The Integration Department is composed of four grant-funded case-management programs aimed at providing continued support beyond the initial 90-Day Reception and Placement period. These programs are designed to help qualifying immigrants on a more personal level as they navigate the new language, customs, and systems of an entirely different society. In each program, refugees collaborate with their case manager to develop a Self-Sufficiency plan that details their goals and objectives. We help them reach these goals by providing referrals, helping them navigate the medical system, assisting them as they access social services and providing ongoing cultural orientation. We hope to empower immigrants as they overcome any barrier to becoming self-sufficient, integrated members of society.
Preferred Communities (VA/MD)
The Preferred Communities Program provides comprehensive wrap-around service to ECDC’s most vulnerable community members. Over a one-year period, the PC program helps these clients access community resources, government benefits such as TCA and SSI, transportation assistance, advocacy or legal aid, and more depending on the client’s circumstances and need. More than in any other program, case managers in the PC program are involved in assisting refugees meet their day-to-day needs as they work their way towards self-sufficiency.
Service to Older Refugees (MD)
The SOR program serves refugees over 60 years of age—who often face exacerbated health challenges, financial insecurity, and great difficulty adjusting to American customs and culture. To overcome the risk of isolation, we provide these clients with increased access to aging services, resources to better understand American society, transportation assistance, and other individualized services as needed. Clients exit this program once they achieve the goals set out in their service plan.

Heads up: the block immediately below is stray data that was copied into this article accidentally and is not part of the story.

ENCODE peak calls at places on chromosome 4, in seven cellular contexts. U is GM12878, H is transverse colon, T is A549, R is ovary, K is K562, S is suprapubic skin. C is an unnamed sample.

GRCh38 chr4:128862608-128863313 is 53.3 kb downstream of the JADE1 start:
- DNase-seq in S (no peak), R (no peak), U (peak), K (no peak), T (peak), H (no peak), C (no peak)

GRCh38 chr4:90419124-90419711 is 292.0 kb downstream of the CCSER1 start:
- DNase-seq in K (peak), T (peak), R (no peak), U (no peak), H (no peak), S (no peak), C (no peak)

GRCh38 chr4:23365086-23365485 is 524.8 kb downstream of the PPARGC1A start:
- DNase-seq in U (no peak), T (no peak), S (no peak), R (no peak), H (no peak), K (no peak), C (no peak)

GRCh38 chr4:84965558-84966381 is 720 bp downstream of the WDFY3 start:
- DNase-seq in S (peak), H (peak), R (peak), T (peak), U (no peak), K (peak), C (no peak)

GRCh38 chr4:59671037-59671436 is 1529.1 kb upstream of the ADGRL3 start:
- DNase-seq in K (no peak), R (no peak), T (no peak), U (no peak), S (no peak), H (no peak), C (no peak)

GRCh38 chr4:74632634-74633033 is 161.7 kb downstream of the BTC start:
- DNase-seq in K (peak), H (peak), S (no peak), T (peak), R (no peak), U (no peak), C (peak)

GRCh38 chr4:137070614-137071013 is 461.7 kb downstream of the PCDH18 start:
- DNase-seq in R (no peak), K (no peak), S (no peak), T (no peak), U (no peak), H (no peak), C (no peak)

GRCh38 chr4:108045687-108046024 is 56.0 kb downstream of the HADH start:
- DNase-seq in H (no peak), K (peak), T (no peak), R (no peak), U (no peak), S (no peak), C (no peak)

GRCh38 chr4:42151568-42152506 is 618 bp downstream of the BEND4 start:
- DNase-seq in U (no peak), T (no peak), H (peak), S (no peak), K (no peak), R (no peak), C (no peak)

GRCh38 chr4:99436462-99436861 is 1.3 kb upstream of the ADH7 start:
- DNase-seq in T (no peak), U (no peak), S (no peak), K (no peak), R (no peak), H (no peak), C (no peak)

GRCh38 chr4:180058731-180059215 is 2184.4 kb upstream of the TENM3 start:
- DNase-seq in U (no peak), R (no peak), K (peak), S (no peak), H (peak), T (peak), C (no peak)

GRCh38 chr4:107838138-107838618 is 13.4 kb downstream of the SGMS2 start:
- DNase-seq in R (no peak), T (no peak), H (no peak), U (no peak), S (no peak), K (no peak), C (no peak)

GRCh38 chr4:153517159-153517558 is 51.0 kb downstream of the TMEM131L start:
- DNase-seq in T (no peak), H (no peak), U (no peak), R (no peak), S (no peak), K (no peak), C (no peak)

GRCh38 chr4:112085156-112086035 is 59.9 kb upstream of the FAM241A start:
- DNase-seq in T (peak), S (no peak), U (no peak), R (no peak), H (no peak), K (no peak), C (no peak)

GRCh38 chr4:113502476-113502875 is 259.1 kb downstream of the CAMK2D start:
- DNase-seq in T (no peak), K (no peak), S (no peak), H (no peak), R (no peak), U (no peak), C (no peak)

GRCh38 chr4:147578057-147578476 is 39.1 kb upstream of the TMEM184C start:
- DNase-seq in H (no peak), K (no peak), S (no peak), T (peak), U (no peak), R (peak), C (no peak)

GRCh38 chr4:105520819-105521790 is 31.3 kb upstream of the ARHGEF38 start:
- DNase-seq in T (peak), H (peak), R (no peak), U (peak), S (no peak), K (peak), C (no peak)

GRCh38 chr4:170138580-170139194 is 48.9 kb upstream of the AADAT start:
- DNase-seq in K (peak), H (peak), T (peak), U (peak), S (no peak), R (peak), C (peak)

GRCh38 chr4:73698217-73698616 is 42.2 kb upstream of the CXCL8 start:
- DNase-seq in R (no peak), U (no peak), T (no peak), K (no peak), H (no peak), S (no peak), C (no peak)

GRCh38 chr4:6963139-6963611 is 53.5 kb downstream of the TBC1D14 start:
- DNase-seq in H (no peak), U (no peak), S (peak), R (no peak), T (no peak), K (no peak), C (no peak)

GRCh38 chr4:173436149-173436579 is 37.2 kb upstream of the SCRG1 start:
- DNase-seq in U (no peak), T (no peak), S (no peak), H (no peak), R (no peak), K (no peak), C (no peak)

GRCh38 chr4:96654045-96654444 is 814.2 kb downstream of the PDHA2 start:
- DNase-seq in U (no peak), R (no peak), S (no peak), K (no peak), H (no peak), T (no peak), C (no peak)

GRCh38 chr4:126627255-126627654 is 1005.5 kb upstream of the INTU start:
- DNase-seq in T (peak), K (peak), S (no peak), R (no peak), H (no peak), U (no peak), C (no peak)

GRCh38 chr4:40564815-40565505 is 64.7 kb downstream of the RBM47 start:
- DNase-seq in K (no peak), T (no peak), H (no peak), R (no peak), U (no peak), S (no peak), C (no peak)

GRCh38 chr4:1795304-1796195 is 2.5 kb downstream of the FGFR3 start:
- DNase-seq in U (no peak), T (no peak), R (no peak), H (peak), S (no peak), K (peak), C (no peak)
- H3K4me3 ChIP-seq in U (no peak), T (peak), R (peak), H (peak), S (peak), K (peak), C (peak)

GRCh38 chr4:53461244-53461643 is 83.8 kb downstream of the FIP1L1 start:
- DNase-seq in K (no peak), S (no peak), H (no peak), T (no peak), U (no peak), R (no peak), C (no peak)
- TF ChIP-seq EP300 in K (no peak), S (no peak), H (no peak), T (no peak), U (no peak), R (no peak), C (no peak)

Extended Case Management Program (MD)
This program is a good fit for those clients who are by and large independent, but require targeted assistance overcoming specific barriers to self-sufficiency. ECMP enrollees might need help finding an apartment, getting a driver’s license, re-determining benefits, or applying for financial aid. While case managers assist clients with these needs and more, they do so in a manner that encourages learning and development, rather than dependency. Those enrolled in this program can receive a one-time grant of direct financial assistance, of no more than $100. Once clients achieve their pre-determined goals, they leave this program.
Supporting Communities (VA/MD)
This program aims to empower refugees to address not only their own needs, but the needs of the community. This is a two-part process that begins with helping them find stability and develop self-sufficiency, and ends with coaching in civic engagement and community involvement. We strongly believe that once refugees realize the benefits of civic engagement, they will make time to participate in community building and advocacy efforts. To this end, ECDC conducts social adjustment workshops and civic engagement leadership development while facilitating peer-support groups. We hope to develop and empower our future community leaders.
The Refugee Youth Mentoring Program (RYMP) (VA)
The Refugee Youth Mentoring Program (RYMP) empowers refugee youth by providing access to local, academic and social support. RYMP equips newcomer youth in community integration by developing educational, leadership, communal, occupational and entrepreneurial skills, which will give them a sense of self-sufficiency and cultural amalgamation that will continue beyond the programs’ end.